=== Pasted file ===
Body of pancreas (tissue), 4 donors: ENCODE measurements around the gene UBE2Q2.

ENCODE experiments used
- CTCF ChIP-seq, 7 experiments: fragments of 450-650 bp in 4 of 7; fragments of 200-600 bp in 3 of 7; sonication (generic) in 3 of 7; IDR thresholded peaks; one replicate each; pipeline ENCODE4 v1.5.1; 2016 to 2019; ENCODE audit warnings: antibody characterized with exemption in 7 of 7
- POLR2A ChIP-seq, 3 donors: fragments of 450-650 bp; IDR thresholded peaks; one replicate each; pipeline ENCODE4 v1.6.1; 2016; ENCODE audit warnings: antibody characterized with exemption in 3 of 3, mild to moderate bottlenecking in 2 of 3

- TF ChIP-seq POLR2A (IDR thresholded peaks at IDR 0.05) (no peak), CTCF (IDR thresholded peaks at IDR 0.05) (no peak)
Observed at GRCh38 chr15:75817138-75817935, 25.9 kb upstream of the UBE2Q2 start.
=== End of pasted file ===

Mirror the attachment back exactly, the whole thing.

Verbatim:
Body of pancreas (tissue), 4 donors: ENCODE measurements around the gene UBE2Q2.

ENCODE experiments used
- CTCF ChIP-seq, 7 experiments: fragments of 450-650 bp in 4 of 7; fragments of 200-600 bp in 3 of 7; sonication (generic) in 3 of 7; IDR thresholded peaks; one replicate each; pipeline ENCODE4 v1.5.1; 2016 to 2019; ENCODE audit warnings: antibody characterized with exemption in 7 of 7
- POLR2A ChIP-seq, 3 donors: fragments of 450-650 bp; IDR thresholded peaks; one replicate each; pipeline ENCODE4 v1.6.1; 2016; ENCODE audit warnings: antibody characterized with exemption in 3 of 3, mild to moderate bottlenecking in 2 of 3

- TF ChIP-seq POLR2A (IDR thresholded peaks at IDR 0.05) (no peak), CTCF (IDR thresholded peaks at IDR 0.05) (no peak)
Observed at GRCh38 chr15:75817138-75817935, 25.9 kb upstream of the UBE2Q2 start.